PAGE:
Centralised Data Lake
Enterprise-wide Data & Analytics calls for a properly managed, but scalable and predictable architecture. These Enterprise architectures remind us of a huge, centralised data lake, often augmented with a structured data store /database to store standardised data for faster retrieval and reporting needs. While the data lake exists to discover the unknown golden nuggets, the structured data store helps in supplying the discovered and known facts faster, and also help with re-usable golden master and reference data.
Large scale architectures call for standard operating procedures, coding standards, architecture standards, business glossaries, etc., which are often taken up by central teams. The division of work and responsibility works well in any manufacturing assembly operations. The same concepts work for Enterprise-Scale architectures as well. Distribution of data and pipelines enables the business domains and respective markets to have ownership of data processing, development with appropriate accessibility. It is this, that brings in the local knowledge associated with their own data.
The multiple facets of Enterprise-wide Data and Analytics cover storage, data classification, data extraction, data ingestion, networking, data security, role-based access management, data reconciliation, standardisation, and monitoring.
Distributed Data Mesh
The Challenges of distributed responsibility, dealing with a monolithic data lake, and humongous structured data stores are best addressed by using a Distributed Data Mesh architecture. A mesh architecture consists of a data hub(s) with multiple data nodes connected to the hub(s).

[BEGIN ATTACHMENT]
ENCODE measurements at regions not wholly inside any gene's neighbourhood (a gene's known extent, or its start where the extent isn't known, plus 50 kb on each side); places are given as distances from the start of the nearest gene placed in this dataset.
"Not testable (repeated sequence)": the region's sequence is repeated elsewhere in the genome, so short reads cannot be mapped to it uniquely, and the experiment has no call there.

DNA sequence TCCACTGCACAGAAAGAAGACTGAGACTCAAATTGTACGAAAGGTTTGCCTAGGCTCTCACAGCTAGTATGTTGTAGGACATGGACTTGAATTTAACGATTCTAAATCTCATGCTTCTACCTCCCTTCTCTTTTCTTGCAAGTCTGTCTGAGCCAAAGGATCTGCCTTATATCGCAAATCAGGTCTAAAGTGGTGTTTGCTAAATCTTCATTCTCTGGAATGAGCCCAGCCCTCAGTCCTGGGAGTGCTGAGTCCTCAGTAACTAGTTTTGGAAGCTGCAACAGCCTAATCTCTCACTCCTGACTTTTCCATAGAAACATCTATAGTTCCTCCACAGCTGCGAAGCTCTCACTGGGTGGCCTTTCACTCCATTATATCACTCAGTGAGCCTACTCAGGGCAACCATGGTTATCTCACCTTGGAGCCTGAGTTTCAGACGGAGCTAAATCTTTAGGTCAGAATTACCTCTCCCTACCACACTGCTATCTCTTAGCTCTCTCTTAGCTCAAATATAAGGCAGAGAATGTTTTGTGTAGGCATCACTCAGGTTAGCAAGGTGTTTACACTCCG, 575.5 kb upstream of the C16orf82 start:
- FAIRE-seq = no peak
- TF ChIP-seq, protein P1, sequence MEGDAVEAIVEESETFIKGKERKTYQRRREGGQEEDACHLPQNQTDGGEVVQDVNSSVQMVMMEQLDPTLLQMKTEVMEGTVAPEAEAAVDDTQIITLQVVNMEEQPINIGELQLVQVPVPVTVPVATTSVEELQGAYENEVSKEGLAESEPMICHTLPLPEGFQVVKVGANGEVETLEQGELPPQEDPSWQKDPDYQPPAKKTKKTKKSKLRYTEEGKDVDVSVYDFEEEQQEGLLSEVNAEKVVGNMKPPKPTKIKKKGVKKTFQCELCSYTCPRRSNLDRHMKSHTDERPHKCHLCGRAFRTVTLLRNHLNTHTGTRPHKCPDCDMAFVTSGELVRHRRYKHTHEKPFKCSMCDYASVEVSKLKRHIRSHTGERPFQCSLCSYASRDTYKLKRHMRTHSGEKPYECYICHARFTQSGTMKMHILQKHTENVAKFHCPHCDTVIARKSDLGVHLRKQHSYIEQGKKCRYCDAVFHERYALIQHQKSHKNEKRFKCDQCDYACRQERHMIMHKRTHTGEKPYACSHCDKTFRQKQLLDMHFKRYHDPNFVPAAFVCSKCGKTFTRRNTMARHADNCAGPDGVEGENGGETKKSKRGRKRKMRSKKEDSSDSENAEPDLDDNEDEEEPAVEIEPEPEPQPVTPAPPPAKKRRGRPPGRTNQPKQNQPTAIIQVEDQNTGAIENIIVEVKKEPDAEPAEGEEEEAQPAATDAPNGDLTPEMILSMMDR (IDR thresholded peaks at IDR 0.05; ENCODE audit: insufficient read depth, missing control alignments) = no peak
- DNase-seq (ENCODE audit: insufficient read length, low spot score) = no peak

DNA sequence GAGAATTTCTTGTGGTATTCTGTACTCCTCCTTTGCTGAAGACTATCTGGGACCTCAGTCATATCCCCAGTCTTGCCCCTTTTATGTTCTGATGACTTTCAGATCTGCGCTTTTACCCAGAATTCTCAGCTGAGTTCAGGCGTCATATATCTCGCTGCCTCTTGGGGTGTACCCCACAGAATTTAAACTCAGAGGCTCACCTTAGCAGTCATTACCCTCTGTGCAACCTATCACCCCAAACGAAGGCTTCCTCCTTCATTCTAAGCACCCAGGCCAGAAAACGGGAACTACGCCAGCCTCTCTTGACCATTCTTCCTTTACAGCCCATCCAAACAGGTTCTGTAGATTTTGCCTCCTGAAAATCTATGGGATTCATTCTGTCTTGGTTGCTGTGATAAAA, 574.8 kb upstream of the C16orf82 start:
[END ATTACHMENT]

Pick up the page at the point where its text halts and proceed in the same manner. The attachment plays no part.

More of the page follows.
The Data Hub(s) usually take on the central responsibilities and repeatable activities pertaining to metadata management, master data management, process monitoring, data quality, data protection tools, etc. The nodes cater to the individual business functional needs or individual markets/countries. Nodes also help in providing clarity on cost ownership, data ownership, and focus on local data processing knowledge.
Data Hub(s) in addition to focusing on the central responsibilities focus on having teams with specialist skills, which otherwise are expensive to the staff at all levels.
There are several advantages associated with this Hub and Node architectures, such as lesser storage space, data ownership along with data standardisation responsibility, well-delineated access management, centralisation of specialist tools and skills, leverages local data knowledge, cost distribution, etc. Most importantly it reduces the complexity of the architecture by leaps and bounds. While this architecture helps in the harmonisation of the tools, it also allows independence on the choice of tools at the node level.
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